Three 40-something best friends from Los Angeles are flying to Paris when their plane makes an emergency landing in Cleveland. Realizing that all the norms from Los Angeles don't apply anymore, they decide to celebrate a city that values real women and stay where they're still considered hot.
As a high-end custom furniture maker, Jimmy is trying to raise Wendy, his smart, yet manipulative, 10-year-old daughter he has with Donna, and his darkness-obsessed teen daughter Bonnie, ... See full summary »
A comedy of situations . . . and an overlooked gem
Elizabeth appeared to be an ordinary, everyday housewife of her time(the early 50s), and so she was . . . er, aside from the fact that an off-camera announcer regularly led forays to check into the goings-on around her house, of course. And then, come to think of it, she wasn't exactly the docile, unassuming "little woman" that husband Alvin always hoped (against all reason) she'd turn out to be, either.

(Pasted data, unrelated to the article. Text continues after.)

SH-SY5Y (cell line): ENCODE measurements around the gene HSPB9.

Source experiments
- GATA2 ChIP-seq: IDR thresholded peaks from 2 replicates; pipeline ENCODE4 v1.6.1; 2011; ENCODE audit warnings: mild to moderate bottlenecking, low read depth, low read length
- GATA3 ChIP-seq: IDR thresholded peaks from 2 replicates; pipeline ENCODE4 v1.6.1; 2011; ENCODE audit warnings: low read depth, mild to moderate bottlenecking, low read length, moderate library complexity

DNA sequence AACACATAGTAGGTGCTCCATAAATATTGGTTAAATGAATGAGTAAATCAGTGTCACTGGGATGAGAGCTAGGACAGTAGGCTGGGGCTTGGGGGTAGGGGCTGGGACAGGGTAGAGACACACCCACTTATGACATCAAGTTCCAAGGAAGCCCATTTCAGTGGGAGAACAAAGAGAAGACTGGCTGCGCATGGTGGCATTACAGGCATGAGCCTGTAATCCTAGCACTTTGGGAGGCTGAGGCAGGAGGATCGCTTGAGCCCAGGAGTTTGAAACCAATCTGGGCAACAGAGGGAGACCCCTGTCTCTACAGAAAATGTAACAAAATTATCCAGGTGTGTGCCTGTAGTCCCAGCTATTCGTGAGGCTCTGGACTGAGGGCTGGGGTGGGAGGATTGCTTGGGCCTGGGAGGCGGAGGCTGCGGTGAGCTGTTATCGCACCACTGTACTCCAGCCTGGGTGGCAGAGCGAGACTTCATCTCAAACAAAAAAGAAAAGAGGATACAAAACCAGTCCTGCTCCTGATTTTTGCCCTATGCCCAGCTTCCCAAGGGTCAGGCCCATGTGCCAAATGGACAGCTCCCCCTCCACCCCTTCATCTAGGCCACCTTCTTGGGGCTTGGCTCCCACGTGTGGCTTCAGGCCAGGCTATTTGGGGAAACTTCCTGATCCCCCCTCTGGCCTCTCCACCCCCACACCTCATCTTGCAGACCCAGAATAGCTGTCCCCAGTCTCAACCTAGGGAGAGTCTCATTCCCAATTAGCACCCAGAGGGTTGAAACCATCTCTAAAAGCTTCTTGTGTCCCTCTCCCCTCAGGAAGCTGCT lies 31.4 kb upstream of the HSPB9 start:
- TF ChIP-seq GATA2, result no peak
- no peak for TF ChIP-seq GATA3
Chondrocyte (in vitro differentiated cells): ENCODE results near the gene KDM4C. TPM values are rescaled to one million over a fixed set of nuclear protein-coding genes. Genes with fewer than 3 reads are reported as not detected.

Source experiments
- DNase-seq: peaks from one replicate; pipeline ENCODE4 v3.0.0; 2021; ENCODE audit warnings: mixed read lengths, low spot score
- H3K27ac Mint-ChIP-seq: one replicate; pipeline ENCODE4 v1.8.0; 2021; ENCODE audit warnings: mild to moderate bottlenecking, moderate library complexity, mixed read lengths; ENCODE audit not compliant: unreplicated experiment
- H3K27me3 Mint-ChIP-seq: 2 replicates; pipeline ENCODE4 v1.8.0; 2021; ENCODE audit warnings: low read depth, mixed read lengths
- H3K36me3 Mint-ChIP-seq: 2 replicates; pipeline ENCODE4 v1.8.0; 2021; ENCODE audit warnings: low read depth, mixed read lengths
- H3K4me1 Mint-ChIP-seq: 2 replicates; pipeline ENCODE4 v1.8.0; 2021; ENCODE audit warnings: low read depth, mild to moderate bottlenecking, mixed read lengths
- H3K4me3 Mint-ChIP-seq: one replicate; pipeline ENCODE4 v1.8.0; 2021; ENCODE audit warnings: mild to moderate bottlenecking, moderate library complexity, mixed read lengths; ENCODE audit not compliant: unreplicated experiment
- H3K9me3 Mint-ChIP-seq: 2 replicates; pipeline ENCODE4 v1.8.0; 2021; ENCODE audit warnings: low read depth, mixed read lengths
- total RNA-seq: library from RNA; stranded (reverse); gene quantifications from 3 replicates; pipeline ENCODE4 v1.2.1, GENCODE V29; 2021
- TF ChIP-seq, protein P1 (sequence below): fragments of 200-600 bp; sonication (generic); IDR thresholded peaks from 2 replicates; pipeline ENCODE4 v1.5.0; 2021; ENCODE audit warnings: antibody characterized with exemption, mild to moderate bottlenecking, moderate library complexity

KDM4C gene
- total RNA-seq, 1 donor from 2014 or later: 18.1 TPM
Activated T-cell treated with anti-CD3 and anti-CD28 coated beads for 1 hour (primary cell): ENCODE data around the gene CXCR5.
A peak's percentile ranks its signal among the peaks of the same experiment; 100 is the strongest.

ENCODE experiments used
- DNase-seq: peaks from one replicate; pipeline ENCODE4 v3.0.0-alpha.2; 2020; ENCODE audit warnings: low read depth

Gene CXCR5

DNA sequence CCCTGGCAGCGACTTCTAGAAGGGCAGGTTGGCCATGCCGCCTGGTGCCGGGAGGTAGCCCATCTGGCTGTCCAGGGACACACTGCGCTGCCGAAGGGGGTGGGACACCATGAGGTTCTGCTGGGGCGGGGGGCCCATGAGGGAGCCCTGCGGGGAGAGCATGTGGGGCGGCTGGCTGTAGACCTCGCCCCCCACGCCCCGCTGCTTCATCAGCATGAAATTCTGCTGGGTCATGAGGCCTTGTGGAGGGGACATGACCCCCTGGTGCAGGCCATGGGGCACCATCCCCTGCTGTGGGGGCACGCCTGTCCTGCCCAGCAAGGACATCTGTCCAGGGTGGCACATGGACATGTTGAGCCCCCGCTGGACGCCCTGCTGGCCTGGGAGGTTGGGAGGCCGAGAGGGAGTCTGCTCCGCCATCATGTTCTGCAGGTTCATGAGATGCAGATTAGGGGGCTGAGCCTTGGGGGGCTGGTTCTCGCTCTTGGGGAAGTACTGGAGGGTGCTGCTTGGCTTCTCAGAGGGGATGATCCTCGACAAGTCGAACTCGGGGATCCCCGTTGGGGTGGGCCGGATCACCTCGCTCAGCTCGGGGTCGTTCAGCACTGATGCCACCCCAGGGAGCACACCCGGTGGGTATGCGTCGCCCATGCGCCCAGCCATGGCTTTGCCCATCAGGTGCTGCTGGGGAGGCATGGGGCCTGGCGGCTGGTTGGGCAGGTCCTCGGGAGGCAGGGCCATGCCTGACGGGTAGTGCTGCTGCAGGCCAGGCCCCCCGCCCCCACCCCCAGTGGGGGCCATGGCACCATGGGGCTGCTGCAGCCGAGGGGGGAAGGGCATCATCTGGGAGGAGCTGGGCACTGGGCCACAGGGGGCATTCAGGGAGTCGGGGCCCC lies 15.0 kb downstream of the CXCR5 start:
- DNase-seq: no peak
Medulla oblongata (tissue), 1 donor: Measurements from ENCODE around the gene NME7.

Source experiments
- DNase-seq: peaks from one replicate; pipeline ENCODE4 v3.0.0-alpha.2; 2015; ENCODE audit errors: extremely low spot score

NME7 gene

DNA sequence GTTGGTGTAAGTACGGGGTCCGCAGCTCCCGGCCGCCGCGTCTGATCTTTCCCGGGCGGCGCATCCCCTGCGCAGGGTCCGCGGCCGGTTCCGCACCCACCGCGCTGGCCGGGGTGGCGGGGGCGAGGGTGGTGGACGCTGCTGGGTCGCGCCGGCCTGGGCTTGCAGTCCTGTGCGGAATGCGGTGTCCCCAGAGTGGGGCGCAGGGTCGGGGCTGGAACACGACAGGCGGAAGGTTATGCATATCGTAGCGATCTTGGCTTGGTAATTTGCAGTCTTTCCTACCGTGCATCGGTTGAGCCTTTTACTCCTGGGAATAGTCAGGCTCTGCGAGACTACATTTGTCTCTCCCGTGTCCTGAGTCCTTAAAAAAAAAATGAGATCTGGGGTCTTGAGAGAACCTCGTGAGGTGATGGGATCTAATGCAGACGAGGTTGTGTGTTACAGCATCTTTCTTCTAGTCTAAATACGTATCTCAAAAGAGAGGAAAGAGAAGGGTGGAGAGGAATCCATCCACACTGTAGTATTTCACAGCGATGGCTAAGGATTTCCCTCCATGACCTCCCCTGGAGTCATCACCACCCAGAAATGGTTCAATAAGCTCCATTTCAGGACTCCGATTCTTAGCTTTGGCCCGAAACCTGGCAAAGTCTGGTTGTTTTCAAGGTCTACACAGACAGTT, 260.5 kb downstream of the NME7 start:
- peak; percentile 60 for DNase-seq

In a word, she was an imp. She delighted in puncturing Alvin's pomposity, always lovingly, but invariably disastrously.
Introduced each week by harp music, which gave a deceptively tranquil lead-in to what was to follow, "Life With Elizabeth" wasn't a 'situation comedy' -- indeed, that concept had barely been formed at the time; instead, it was a comedy of situations, usually two to each show, individual and unrelated, each of them introduced by the off-camera announcer who then just let events unfold. Once chaos had yet again been firmly established as the order of the day, his voice would be again heard, this time presumably as her conscience: "Elizabeth!" (pause) "Aren't you ashamed?"
She usually gave it a moment's thought before shaking her head impishly.
As with the harp music, the show itself was deceptive in its simplicity, the writing, production and, not least of all, the performances of Betty White and Del Moore who were letter-perfect. Produced by a local Los Angeles TV station (at which White and Moore had been staffers), "Life With Elizabeth" seems to have lived its entire life in syndication.
And Elizabeth kept life from ever becoming dull!
22 of 24 people found this review helpful.
Was this review helpful to you?